• How do labels such as “family” make growth in the workplace difficult?
  • Why does labelling a team as a “family” change dynamics?
  • When assertive language is needed, how does the label “family”’ effect this?
  • How can you motivate a team and your colleagues?
Viv Lane

My Health Record – What You Need to Know

The health record is an online summary of your key health information. It is shared with your health care providers, giving them the ability to search for past history, including medications etc. This session is designed to look further into the new digital health record and give you the opportunity to ask questions. It includes:

  • What is My Health Record?
  • How can it improve communication in health care?
  • What do you want to know about it?
1:00 Lunch and Networking


Improving the Management of Healthcare Complaints and Administrative Staff

This session looks at the role and function of the NSW Health Care Complaints Commission. It explores how to take action in the event of a healthcare complaint. This session will assist you to understand common trends in the expectations of health consumers and frontline administrative staff involvement.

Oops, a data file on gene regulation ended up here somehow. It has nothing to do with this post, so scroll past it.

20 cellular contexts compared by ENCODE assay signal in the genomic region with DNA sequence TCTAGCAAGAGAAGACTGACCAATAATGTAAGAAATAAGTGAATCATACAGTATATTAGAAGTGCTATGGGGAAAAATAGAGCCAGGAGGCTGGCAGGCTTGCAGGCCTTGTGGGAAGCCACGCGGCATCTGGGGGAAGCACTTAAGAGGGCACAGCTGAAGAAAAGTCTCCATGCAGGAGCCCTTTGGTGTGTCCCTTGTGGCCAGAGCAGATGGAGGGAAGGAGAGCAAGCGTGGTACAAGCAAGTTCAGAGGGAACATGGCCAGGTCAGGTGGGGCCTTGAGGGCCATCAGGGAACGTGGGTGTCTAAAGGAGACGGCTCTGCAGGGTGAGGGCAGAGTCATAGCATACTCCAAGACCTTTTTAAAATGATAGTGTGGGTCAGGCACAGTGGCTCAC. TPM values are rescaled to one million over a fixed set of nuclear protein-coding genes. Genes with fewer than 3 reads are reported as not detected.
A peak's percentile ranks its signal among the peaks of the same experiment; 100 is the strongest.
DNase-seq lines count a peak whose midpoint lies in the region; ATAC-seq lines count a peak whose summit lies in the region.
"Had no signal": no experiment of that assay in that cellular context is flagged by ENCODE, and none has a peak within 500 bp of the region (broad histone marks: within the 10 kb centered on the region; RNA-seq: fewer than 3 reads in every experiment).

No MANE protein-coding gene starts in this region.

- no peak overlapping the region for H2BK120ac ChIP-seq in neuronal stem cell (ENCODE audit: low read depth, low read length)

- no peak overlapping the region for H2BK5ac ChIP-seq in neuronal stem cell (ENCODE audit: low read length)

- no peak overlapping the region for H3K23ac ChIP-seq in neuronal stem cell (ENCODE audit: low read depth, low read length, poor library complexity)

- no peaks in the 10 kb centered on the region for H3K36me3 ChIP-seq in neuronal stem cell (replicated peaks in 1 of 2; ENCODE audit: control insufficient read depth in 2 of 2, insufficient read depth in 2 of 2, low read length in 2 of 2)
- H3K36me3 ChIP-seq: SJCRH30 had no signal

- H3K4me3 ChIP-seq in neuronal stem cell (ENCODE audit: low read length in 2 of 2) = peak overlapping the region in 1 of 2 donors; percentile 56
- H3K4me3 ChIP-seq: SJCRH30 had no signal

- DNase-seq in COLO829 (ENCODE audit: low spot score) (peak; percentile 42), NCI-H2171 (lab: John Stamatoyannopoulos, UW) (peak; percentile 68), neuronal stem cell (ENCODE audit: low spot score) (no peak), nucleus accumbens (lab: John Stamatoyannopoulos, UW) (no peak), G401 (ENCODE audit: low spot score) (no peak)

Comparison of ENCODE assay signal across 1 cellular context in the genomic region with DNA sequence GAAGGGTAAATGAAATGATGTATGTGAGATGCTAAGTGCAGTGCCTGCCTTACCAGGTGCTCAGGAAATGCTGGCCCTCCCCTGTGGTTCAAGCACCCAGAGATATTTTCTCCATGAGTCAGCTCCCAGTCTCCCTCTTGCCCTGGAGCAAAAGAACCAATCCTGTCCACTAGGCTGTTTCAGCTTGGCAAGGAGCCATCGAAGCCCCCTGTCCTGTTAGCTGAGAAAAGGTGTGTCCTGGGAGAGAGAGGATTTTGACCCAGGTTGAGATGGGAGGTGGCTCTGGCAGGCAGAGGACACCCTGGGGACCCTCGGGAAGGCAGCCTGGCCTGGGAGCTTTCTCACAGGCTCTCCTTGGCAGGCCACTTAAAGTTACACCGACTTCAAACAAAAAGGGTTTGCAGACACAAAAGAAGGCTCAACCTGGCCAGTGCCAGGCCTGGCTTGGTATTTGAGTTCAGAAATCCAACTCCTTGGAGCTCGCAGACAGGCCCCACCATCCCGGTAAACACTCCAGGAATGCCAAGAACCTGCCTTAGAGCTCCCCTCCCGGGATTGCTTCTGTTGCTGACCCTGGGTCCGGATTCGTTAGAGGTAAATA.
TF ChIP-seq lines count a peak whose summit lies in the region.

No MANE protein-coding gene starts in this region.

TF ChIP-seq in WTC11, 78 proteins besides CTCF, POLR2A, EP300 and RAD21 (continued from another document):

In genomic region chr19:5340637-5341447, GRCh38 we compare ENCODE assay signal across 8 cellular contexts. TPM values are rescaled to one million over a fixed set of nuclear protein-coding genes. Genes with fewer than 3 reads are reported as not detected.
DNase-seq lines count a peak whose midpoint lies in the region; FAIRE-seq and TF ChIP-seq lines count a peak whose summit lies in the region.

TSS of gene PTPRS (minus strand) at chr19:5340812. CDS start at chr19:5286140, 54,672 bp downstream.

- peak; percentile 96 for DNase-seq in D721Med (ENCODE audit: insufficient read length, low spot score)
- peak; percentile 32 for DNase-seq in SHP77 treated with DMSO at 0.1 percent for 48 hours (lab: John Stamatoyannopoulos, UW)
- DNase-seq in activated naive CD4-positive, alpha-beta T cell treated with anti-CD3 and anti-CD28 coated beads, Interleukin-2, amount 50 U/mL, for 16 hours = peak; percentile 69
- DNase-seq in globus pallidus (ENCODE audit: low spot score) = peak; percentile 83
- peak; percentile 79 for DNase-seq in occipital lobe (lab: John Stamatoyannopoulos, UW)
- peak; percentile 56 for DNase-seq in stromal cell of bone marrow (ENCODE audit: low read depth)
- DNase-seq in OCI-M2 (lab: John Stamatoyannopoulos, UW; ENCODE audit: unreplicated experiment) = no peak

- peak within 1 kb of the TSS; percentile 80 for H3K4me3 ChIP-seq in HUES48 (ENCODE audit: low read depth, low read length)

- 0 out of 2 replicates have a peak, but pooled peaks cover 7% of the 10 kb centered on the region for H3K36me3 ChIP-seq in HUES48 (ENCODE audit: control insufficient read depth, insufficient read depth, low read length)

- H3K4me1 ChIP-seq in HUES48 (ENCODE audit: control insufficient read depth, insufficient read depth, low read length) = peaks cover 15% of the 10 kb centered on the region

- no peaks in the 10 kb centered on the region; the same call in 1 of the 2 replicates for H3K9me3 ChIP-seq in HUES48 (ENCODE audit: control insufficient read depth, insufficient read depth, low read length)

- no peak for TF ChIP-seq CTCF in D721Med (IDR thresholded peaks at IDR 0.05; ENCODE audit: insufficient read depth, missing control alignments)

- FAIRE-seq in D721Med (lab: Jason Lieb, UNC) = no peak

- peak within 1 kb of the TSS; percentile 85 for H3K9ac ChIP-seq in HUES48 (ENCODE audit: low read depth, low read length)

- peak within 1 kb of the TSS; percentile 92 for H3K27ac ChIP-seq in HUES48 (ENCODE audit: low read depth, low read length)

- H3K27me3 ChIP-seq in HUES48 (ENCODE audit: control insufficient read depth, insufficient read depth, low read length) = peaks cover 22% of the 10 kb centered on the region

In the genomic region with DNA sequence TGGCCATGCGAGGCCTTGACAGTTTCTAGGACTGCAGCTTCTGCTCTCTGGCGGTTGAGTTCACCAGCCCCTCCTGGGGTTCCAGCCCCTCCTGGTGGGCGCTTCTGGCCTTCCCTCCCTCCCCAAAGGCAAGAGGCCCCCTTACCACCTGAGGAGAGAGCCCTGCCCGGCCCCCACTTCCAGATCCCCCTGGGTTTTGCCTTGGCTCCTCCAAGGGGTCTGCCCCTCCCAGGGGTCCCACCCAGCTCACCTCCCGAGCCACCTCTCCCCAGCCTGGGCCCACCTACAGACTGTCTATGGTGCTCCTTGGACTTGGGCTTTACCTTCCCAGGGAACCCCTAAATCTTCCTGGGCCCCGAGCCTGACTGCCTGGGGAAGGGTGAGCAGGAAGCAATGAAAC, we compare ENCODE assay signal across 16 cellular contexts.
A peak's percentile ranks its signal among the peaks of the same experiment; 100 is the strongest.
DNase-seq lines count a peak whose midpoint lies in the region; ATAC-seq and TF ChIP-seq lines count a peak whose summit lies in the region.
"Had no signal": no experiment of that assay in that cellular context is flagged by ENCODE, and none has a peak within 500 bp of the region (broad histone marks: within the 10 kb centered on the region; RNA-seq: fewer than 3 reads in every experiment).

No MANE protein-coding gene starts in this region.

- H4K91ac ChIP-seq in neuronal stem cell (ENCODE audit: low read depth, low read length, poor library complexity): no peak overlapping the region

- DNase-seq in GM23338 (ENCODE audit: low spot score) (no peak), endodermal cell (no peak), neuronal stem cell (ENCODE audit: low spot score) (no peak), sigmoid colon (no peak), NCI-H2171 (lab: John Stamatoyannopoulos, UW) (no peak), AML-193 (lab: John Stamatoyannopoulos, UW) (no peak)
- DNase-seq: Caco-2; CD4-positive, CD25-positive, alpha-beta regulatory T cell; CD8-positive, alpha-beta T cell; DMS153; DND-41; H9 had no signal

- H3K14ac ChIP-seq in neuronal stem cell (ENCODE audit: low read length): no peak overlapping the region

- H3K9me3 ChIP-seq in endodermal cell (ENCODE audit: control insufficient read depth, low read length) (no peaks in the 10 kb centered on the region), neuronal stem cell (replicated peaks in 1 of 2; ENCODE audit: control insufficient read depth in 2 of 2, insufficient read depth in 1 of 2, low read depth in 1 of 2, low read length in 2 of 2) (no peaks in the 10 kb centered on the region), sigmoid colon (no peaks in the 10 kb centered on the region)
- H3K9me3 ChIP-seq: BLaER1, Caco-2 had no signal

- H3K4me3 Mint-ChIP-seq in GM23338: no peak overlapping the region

3:00 Afternoon Tea


An Opportunity to Constructively Debrief

Debrief is a powerful tool used to assist in dealing with disturbing or unhelpful behaviours of others. However, without an understanding of what constitutes “debrief”, there may be a tendency for emotions to spill over and the debrief to become destructive. This highly interactive session will invite participants to come together and debrief on a range of selected, shared scenarios.

4:30 Close of Conference and Evaluations

The Goal

Need for Program

Frontline administrative staff play a central role in ensuring a unit, ward, and even a practice is functioning well. The challenges of this role are ever-present, due to a complex range of reasons, which include: the fast turn around of acutely unwell patients, the rapid turnover of staff, the constant changes to policies and procedures, and the vigilance required to keep abreast of risk management practices. All of these changes result in a need for formal educational support that is ongoing. A conference that provides such support will fill an important gap in the knowledge and skills required to confidently perform this role.

Purpose of Program

This conference provides frontline administrative staff, such as wards clerks, reception staff, and other administrative or clerical assistants who work in healthcare settings, with the essential knowledge and skills to better perform the increasing duties and responsibilities required of their roles.

Your learning outcomes:

Communicate with ease during complex situations with patients, colleagues, and members of the public
Develop clear personal and professional boundaries so that role confusion will be prevented
Work safely within appropriate standards to minimise risk
Use a range of techniques to manage and prevent work-related conflict


Ward Clerks, Receptionists, and Administrative Assistants Conference



Ward Clerks, Receptionists, and Administrative Assistants Conference
11 Hours | 0 Mins